Over the coming weeks Verity La will be publishing a series of poems by Canberra-based poet Lesley Lebkowicz exploring the infamous Petrov Affair. The poems, ‘Canberra’, ‘Snake’, ‘Booze’, ‘A Charm . . .’ and ‘Done’, are from Part I of a manuscript for a verse novel called The Petrov Poems. In the 1950s the USSR and the West were engaged in the Cold War, a time of fierce political opposition with threats of – but no actual – direct military engagement. Vladimir (Volodya) Petrov and his wife, Evdokia (Dusya) Petrova, arrived in Australia from the USSR in 1951 (‘Canberra’). Dusya worked as the Ambassador’s secretary and Embassy accountant (‘Snake’). Volodya, a KGB official and nominally Third Secretary at the Embassy, travelled freely in Australia, especially to Sydney, to establish a network of spies outside the Embassy (‘Booze’). He had little success at this.
Volodya defected without his wife (‘A Charm . . .’ and ‘Done’). After his defection Dusya was imprisoned inside the Embassy. The Soviets attempted to hustle her out of the country but she defected in Darwin. The Petrovs were taken to safe houses in Sydney by ASIO. After the Royal Commission into Espionage, a show trial mounted by the Prime Minister, Robert Menzies, they were granted Australian citizenship and lived in Bentleigh, a suburb of Melbourne where Vladimir worked processing film for Ilford. Dusya was a typist at William Adams Tractors. In 1990 Dusya’s beloved sister Tamara joined her in Melbourne.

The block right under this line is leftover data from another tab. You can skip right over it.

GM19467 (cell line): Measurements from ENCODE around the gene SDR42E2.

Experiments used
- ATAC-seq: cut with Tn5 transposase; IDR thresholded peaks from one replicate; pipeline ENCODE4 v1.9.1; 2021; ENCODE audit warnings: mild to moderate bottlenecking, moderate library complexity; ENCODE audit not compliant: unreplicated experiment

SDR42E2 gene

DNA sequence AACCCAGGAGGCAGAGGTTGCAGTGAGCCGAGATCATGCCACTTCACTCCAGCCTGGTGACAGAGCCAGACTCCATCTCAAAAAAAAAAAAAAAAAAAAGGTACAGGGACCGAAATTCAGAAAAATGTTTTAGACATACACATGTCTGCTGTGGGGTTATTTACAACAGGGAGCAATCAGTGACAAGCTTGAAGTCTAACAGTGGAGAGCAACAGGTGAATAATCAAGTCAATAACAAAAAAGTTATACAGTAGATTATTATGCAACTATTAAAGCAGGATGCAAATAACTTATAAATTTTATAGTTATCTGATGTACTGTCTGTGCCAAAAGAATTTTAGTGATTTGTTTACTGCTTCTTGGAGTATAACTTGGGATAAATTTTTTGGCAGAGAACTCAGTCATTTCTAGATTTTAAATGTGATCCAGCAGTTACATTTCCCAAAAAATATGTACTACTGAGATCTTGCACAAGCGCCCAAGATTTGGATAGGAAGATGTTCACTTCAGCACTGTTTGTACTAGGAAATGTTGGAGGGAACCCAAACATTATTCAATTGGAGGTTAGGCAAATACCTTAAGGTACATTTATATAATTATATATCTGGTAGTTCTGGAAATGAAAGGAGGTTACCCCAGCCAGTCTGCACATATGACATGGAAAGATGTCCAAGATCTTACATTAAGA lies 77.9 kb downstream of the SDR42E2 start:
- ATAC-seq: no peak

Volodya died after a stroke in 1991.
Dusya died in 2002.
Dusya likes it here: the quiet, the space. They live
close to the Embassy and walk to work through
a silence broken only by birds. She learns their names:
magpies, currawongs, parrots and tiny bright wrens.
Kookaburras. There are few buildings. Grassland
surrounds them – dun-coloured stems
catch the sun. Cockatoos
screech past her ears. Their house is between
Kingston and Manuka where shops
for clothing and food squat close to the ground.
There’s a newsagency, a shop for sewing materials,
a furniture store – but no cafés, no restaurants.
Civic has two-storey buildings with cloisters
where in winter the wind from Cooma sharpens the cold
into blades. She shivers. All around sheep huddle
and graze, but in Griffith they have a whole house
to themselves: a whole house and plenty of food.